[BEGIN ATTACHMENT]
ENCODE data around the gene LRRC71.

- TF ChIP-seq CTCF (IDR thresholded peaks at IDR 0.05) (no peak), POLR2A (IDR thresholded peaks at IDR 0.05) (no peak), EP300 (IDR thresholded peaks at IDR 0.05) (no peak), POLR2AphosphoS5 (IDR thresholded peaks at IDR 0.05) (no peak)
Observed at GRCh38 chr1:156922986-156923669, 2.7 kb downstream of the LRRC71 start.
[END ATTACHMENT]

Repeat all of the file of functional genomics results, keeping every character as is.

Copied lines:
ENCODE data around the gene LRRC71.

- TF ChIP-seq CTCF (IDR thresholded peaks at IDR 0.05) (no peak), POLR2A (IDR thresholded peaks at IDR 0.05) (no peak), EP300 (IDR thresholded peaks at IDR 0.05) (no peak), POLR2AphosphoS5 (IDR thresholded peaks at IDR 0.05) (no peak)
Observed at GRCh38 chr1:156922986-156923669, 2.7 kb downstream of the LRRC71 start.